Far fewer coming to see Soul play in AFL return

The Soul have been playing to a half-empty Wells Fargo Center, averaging 9,000 fans this season. They averaged 16,000 spectators before the league folded in 2008.

Thirteen games into their return as a member of the Arena Football League, the Soul are fighting an uphill battle to reach .500, and trying to rebuild the fan base the team enjoyed during its previous existence.

Around this time in 2008 - the last year that the Soul fielded a squad before the league briefly folded - they were on their way to the AFL championship while averaging more than 16,000 fans at home games.

In the Soul's three most recent outings at the Wells Fargo Center, they drew a combined 23,258. For the season, the team is averaging about 9,000 spectators, though the crowds have appeared to fall short of the announced attendance each night.

The Soul's average attendance for the seasons before 2008 was 15,842 in 2007, 15,464 in 2006, 16,121 in 2005 and 16,852 in 2004.

"We were expecting the challenges in front of us, and we had no illusions," said John Adams, the vice president and chief operating officer for the Soul. "We knew we couldn't just snap our fingers and everybody would come back."

Adams, who worked in the Soul's front office when the organization joined the AFL in 2004, stayed until 2007 and was not on board when the team won the ArenaBowl.

He came back this year to an organization that had new owners in local businessman Craig Spencer and ex-Eagle Ron Jaworski.

When the Soul were last competing in the AFL, they were owned by rock star Jon Bon Jovi, whose involvement with the team no doubt had a positive effect on the organization.

"His resources and celebrity brought attention to the team," said Adams, a native of Renovo, Pa., who attended nearby Lock Haven University. "But we still would be facing some challenges now [even if Bon Jovi was the owner]. You can't go away for two years and expect to pick up where you left off. But we have committed owners, and a talented front office. We want the fans to come out and support the team. We won't go away this time."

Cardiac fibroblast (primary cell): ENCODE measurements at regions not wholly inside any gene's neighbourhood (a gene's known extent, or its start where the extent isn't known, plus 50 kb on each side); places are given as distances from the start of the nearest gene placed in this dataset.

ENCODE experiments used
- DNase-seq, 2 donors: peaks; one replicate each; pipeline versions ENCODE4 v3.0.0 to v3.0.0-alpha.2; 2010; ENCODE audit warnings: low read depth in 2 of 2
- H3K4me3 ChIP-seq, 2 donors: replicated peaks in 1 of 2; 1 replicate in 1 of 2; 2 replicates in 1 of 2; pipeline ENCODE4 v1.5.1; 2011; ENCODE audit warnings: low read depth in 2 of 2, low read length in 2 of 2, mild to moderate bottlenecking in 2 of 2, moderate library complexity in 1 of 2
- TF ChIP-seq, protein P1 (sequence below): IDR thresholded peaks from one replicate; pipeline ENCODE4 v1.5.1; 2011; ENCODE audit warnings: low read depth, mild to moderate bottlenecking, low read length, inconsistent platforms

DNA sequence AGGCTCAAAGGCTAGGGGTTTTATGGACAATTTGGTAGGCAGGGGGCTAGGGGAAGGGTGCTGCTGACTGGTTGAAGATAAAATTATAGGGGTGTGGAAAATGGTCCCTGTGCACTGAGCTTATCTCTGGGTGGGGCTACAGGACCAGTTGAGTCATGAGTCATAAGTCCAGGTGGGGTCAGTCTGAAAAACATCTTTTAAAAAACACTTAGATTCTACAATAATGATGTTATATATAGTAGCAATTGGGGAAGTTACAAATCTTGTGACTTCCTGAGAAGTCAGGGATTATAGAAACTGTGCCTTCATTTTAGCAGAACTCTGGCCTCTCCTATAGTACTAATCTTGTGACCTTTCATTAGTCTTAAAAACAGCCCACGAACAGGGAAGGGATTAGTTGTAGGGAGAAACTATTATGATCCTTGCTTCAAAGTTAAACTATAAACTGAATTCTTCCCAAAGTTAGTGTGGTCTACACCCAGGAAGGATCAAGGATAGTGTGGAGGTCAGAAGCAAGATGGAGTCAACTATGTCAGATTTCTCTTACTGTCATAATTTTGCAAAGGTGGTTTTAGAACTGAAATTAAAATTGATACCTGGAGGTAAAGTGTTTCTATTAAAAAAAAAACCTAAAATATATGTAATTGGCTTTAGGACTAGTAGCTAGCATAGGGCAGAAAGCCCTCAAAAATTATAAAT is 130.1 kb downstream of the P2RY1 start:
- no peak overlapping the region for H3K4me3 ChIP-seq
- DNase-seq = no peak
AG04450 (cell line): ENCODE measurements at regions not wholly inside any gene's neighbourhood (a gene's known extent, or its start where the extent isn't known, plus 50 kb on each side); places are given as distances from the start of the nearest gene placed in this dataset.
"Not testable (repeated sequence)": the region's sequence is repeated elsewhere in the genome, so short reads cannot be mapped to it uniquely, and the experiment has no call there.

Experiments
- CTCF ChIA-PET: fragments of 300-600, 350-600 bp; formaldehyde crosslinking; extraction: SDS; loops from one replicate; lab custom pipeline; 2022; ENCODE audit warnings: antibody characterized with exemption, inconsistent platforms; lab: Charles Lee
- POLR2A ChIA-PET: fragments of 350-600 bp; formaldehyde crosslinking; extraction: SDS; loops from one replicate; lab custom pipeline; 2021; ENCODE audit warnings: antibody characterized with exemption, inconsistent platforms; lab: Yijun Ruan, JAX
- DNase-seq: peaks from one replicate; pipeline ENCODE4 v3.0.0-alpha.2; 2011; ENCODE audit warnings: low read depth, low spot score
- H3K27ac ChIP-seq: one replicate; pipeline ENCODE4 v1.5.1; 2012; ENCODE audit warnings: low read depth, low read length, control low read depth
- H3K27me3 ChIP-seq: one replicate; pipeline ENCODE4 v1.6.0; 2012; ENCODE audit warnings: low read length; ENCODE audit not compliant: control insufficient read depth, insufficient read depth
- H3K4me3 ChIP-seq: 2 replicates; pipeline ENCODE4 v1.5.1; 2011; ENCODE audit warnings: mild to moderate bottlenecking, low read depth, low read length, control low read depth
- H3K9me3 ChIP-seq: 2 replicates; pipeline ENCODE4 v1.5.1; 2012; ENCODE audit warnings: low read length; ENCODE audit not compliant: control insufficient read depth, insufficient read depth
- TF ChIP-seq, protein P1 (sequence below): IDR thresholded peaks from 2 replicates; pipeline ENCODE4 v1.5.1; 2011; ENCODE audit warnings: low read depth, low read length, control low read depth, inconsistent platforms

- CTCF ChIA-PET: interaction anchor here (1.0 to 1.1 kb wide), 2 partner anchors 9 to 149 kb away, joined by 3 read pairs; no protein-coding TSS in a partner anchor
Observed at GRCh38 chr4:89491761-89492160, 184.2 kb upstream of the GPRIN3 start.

With the AFL's new business model, Adams said the Soul and the league in general are in better position to make a profit. Under the system the league was employing before shutting down for one year after the 2008 season, player salaries were much higher.

While top players were getting paid in six figures back then, the average salary now is $400 a game for 18 outings. In 2010, the AFL began play again under the new system with 15 teams. The Soul were not among them.

The AFL now consists of 18 teams, one more than in 2008.

"Under the new model, you don't need the attendance you used to [in order to] break even," Adams said. "We don't have the past attendance number, but we're in better shape from the business standpoint. We have expectations of breaking even, and being successful, especially in the second year. We're much healthier than at this point in '08, and the opportunity for long-term success is there."

With about 4,000 season-ticket holders, Adams said the most important thing in attracting new buyers is "consistency" in the fan experience.

"We want the same family atmosphere that it's always been, and our job is to make sure the game presentation stays consistent," he said.

What will also help is for the Soul to make strides on the field.

"We have challenges on the field, and ultimately, we have to put a winner on the field," Adams said. "This is Philadelphia, and it will happen with this ownership."

Contact staff writer Kevin Tatum at 215-854-2583 or ktatum@phillynews.com.